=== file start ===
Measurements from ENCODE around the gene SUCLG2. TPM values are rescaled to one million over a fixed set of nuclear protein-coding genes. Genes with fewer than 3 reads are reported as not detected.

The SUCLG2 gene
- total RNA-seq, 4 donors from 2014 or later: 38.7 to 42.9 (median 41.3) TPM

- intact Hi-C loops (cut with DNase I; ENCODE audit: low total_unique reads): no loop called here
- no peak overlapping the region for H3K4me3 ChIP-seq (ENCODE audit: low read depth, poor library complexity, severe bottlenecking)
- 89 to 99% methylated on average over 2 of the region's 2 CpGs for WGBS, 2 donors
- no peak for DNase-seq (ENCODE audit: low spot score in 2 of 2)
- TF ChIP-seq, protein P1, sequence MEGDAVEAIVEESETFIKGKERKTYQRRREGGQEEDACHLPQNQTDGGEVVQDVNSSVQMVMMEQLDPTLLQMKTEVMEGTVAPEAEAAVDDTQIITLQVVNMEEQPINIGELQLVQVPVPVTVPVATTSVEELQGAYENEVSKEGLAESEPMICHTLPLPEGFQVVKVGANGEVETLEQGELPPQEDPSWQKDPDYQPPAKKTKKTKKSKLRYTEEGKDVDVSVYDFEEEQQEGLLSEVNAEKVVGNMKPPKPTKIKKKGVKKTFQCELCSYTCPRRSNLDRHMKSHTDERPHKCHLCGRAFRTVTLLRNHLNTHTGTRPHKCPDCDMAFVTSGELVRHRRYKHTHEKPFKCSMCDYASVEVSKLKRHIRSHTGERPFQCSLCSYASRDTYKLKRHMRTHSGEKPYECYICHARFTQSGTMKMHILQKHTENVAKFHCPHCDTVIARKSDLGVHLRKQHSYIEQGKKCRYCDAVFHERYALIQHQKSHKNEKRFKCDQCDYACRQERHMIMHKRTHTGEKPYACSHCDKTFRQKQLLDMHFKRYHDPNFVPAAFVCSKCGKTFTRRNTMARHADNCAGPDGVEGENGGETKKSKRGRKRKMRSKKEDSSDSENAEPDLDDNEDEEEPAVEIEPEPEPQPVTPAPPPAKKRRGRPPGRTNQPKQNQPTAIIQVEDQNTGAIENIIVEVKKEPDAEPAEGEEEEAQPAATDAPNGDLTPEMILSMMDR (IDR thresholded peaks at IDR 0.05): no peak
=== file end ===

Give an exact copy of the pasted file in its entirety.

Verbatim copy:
Measurements from ENCODE around the gene SUCLG2. TPM values are rescaled to one million over a fixed set of nuclear protein-coding genes. Genes with fewer than 3 reads are reported as not detected.

The SUCLG2 gene
- total RNA-seq, 4 donors from 2014 or later: 38.7 to 42.9 (median 41.3) TPM

- intact Hi-C loops (cut with DNase I; ENCODE audit: low total_unique reads): no loop called here
- no peak overlapping the region for H3K4me3 ChIP-seq (ENCODE audit: low read depth, poor library complexity, severe bottlenecking)
- 89 to 99% methylated on average over 2 of the region's 2 CpGs for WGBS, 2 donors
- no peak for DNase-seq (ENCODE audit: low spot score in 2 of 2)
- TF ChIP-seq, protein P1, sequence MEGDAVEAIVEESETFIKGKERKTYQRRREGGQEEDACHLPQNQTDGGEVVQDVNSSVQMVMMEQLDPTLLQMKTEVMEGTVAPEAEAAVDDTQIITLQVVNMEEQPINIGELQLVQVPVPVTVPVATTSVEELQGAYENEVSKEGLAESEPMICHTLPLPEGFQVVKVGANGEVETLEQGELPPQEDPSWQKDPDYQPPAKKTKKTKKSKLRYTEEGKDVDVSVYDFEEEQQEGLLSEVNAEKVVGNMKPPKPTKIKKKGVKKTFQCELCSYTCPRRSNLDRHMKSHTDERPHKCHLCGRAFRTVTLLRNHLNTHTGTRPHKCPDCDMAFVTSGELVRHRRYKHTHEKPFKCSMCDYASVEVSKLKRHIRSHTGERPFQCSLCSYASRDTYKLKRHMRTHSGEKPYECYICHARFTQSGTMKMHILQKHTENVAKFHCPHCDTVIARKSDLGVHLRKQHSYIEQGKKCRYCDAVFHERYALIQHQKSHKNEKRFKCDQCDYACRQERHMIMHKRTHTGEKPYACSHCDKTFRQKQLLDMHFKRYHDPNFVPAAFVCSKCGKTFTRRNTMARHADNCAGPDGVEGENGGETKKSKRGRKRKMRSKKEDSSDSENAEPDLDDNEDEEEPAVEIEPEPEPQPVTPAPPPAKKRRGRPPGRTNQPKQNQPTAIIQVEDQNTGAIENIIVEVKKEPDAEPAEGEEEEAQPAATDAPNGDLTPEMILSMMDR (IDR thresholded peaks at IDR 0.05): no peak